Often, employees feel that a problem must rise to a certain level of severity to warrant an official complaint. However, as everyone knows,  conflicts that are swept under the rug are most likely going to grow and worsen. To enable HR departments to intervene and stop problems from escalating, potentially leading to legal claims, employees should be encouraged and incentivized to engage in open communication about their concerns. To engender open communication, employees must be confident that they will be treated with dignity and respect, that their issues will be addressed promptly and discreetly, and that they will be protected from retaliation if they bring to light a concern or conflict. The message to employees must be that they are not “throwing someone under the bus,” but rather are serving an important and valued role in nipping problems in the bud.

The best way to avoid legal claims and liability is to ensure that your organization makes a genuine commitment to fair treatment of all employees.

Alert Leaders

It is easy to turn a blind eye to problems. Most individuals are both conflict- and risk-averse, so managers and supervisors must understand that a critical part of their job is to identify and follow up on issues that may give rise to conflict or perceptions of unfairness. Managers and supervisors should be on the alert so that they can acknowledge and address issues when they occur and work with HR, as needed, to address areas of concern before they develop into serious problems. Often, supervisory employees wait to receive a complaint before taking any action; however, if employees with supervisory responsibility are proactive, if they listen and watch and respond appropriately (with HR’s support), they will engender a spirit of trust and open communication while effectively helping to reduce risk of liability.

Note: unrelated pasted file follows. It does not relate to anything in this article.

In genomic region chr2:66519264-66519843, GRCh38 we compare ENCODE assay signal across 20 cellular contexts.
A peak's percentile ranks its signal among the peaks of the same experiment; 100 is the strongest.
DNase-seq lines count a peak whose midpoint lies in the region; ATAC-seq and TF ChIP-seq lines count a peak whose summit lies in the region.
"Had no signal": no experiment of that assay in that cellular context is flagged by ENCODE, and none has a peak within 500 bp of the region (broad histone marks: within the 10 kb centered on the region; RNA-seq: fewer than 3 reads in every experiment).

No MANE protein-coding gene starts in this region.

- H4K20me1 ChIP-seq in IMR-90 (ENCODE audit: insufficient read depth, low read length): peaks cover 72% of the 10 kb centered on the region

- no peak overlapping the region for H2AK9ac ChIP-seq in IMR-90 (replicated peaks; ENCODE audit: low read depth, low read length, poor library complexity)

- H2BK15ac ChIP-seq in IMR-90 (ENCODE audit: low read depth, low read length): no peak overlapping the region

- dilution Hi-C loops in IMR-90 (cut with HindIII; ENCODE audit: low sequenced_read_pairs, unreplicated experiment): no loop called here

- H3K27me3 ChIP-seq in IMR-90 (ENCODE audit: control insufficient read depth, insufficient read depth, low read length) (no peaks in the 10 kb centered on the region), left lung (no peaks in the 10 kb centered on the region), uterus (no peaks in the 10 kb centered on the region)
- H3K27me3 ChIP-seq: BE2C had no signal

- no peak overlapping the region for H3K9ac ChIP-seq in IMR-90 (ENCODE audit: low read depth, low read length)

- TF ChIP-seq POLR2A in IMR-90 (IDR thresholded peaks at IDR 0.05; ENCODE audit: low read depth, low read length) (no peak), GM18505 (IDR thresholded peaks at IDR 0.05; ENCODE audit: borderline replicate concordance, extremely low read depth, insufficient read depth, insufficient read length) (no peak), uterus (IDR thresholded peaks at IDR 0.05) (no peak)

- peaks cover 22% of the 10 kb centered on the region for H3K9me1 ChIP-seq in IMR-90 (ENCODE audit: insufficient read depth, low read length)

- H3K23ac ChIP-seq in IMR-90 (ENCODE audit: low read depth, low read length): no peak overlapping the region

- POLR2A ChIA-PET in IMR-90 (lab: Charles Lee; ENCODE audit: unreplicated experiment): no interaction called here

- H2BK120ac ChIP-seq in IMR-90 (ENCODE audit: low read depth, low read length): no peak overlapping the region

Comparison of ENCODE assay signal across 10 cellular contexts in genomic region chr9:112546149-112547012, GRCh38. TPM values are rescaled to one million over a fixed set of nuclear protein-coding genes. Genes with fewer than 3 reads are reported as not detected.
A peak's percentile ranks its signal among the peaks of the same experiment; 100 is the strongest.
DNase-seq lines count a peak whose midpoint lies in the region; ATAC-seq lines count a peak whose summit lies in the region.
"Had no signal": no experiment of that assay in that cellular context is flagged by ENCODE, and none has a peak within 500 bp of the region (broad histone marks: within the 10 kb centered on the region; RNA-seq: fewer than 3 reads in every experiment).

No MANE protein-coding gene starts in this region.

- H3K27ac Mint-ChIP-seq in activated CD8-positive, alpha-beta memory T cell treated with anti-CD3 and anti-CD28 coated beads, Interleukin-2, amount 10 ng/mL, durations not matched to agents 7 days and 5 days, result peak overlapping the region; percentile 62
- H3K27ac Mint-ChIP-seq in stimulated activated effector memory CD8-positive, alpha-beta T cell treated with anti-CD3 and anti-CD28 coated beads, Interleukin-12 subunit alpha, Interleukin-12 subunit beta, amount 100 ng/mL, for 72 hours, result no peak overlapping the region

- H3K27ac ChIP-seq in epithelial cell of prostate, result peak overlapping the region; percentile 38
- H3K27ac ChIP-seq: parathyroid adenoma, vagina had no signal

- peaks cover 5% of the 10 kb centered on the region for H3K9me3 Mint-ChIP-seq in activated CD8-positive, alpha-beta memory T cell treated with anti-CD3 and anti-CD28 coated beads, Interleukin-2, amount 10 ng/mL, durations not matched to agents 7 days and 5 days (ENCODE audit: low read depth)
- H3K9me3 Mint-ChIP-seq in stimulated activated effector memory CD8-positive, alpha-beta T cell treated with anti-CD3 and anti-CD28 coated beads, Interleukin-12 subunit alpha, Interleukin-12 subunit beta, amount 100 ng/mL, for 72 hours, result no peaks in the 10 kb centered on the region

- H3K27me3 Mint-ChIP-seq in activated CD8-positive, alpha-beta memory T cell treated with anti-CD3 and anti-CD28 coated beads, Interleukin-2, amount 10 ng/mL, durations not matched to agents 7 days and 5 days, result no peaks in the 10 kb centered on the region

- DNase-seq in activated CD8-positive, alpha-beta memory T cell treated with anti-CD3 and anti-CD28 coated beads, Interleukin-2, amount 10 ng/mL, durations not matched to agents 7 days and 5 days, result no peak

Respond Promptly

It is critical to address problem situations when they arise. When any supervisory or management-level employee becomes aware of an instance of conduct that could be perceived as unfair, discriminatory or harassing, a prompt response is required. It is critical for your HR team to frequently check-in and communicate with these employees to support them in promptly and effectively handling problem situations. They should be encouraged and incentivized to bring questions and concerns to HR to determine an appropriate response based on the facts and circumstances. Legal counsel should be involved if any question arises about how to properly manage a troubling situation.

Perceptions Matter

The perception of employees who feel they have been subjected to unfair, discriminatory or harassing treatment should be HR’s focus. Even if you or others may not agree that the conduct is concerning, remember that an employee who perceives a problem must be treated with dignity and respect. Assuming the employee’s concerns are genuine, endeavor to make sure that the individual feels that they are being heard and their problem is taken seriously and addressed appropriately. Complaints of discrimination or harassment must be promptly investigated, addressed and remedied as necessary.

Finally, HR leaders face enormous challenges and opportunities in these turbulent times. Your impact can be significant. When your organization adopts a zero-tolerance approach to discrimination and harassment and invests in proactively creating a workplace in which open communication, diversity, inclusion and equity are genuinely valued, the result will be both a more productive workforce and reduced risk of legal claims and liability.

RELATED: What the SCOTUS ruling on LGBTQ rights means for employers